Bloom, Harold. . New York: Riverhead Books, 1998.

Let us look at the gothic potential of Richard and Hitler. What sources do we need? If you are studying gothic fiction, the notes and sites you have examined thus fair should have helped you define (at least potentially) those classical and Romantic period sources that shaped gothic sensibilities:

Fromm Eric. . N.Y.: Avon Books, 1966.

Kendall. Paul. . N.Y.; W.W. Norton, 1983.

Sacco, Peter. . New York: Oxford University PRess, 1978.

I had the pleasure of seeing McKellen perform the role at the Kennedy Center in Washington, D.C. as well as viewing the film of course, and the performances more than validated Bloom's thesis. The War of the Roses became World War II, and Richard's / Hitler's personality emerged as the dominate focus, which of course is what Shakespeare intended all along. The character of the totalitarian mind has not changed. Shakespeare knew Hitler very well. It's too bad the Allies didn't in 1924, but as Bloom reminds us, we are just catching up to Shakespeare.

How does this character of Richard jibe with the historical Richard?

The princes in the Tower, as his nephews came to be known, are not so easily dismissed. Richard undeniably was behind the denunciation of Edward IV's marriage, which legally rendered his two sons bastards. The two princes could have represented a lingering point of contention. Rumors of their demise were circulating as early as 1483. Sir James Tyrrell in 1501 reportedly confessed to the murder on Richard's orders, but this is suspect as his confession came while being tortured on charges of treason.


SECOND CITIZEN: Ay, sir, it is too true; God help the while!

Historically, it's unlikely that Richard was a deformed little hunchback (with a withered arm, no less). Short, perhaps, but not deformed. Richard was at worst somewhat "frail and sickly" as a child according to some sources. That description could be applied to most children in Elizabethan times thanks to disease and the state of the era's medical learning. As for Richard in adulthood, he was well acquainted with battle as an active participant in the Wars of the Roses. He was a 32-year-old man trained in armored combat with a sword—from horseback and on foot—at the time of his death. That's hardly a portrait of deformity.

THIRD CITIZEN: Then, masters, look to see a troublous world.

Meditating on Bloom's comments invites us to stand in awe of Shakespeare's universality that transcends time and place. Directors face a dilemma with the histories. Shakespeare's first tetrology was begun by 1590, and concluded with Richard III late in 1591 (Arden edition, p. 61). He, through various chroniclers, including Hall and Holinshed, dramatized events in the great English civil war fought between 1400 (the deposing and murdering of Richard II) and 1485 (the death of Richard III at Bosworth Field). Of these plays, , Bloom's favorite due to Falstaff, and (Winston Churchill's favorite in World War II) have enjoyed continued success on stage and film: Churchill asked Olivier to direct and star in during the world war to bolster English spirits against Nazi terror.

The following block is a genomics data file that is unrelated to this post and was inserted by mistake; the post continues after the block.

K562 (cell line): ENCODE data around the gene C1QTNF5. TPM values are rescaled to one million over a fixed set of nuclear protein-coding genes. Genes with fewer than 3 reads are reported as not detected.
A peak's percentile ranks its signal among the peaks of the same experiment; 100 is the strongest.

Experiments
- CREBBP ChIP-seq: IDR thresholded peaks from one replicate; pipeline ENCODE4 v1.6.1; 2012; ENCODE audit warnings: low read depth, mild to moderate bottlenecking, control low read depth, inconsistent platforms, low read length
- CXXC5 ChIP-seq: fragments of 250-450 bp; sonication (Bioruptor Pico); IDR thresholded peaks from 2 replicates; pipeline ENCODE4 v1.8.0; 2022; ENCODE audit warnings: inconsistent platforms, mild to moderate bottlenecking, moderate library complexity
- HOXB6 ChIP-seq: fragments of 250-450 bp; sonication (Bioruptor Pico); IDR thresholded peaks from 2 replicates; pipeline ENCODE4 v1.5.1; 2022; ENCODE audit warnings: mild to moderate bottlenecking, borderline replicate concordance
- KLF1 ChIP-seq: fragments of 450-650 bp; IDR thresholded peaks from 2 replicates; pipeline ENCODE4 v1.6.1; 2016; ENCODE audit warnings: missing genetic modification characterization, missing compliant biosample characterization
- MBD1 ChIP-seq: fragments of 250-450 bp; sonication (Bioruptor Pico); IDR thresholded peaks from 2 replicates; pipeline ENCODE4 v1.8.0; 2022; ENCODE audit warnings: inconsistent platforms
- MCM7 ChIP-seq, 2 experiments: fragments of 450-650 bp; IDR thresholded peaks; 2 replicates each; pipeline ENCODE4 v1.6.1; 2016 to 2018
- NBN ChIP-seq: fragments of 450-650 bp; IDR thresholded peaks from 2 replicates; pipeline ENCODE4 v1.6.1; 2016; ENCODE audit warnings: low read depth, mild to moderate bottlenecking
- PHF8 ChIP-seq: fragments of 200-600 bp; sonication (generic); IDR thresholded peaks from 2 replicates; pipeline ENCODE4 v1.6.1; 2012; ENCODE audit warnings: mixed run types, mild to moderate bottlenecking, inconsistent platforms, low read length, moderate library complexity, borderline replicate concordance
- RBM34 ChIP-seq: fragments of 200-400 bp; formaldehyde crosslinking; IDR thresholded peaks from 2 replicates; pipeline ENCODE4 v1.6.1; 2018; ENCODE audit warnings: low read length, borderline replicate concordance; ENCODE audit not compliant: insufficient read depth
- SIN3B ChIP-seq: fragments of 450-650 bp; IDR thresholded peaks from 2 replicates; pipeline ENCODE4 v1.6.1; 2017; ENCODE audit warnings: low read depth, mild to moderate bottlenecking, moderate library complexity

FIRST CITIZEN: Yes, that the King is dead.

Richard certainly didn't appear overly concerned by the boys' disappearance, but they were even more of an obstruction to Henry VII's legitimacy. Henry repealed the act that made the princes bastards, although he ordered that all copies be destroyed without reading them into the record. He certainly never made much of an effort to determine their fate; curiously, Henry's original act of attainder against Richard didn't even mention the murder of the princes when he presented it to Parliament. The truth behind Richard's involvement—or innocence—in the disappearance will likely never reveal itself, obscured by time and Tudor historians.

I fear, I fear 'twill prove a giddy world.

So then what is the dilemma? By 1591, the War of the Roses had been over for more than one hundred years. One must wonder how much the average Elizabethan playgoer (who indeed new and cared more of history than Americans do) was able to recall the confusing maze of Lancastrian and Yorkist family trees. For Americans establishing relevance creates more challenges. Our lack of knowledge of our own revolutionary and civil war is appalling, so how much less do we know or care about a medieval English civil war--Edward who, we ask?

FIRST CITIZEN: Give you good morrow, sir.

Richard enacted a number of legal reforms during his brief time on the throne. His legislation ended benevolences (arbitrary taxes), protected landowner rights, and improved the judicial system to provide more rights to defendants. At the very least, though, he seized an opportunity to gain the throne in a power play at the end of the Wars of the Roses. Perhaps he was as sinister as advertised, perhaps not. History may have remembered Richard more kindly had his reign been longer, or if the subsequent dynasty had been Yorkist rather than Tudor.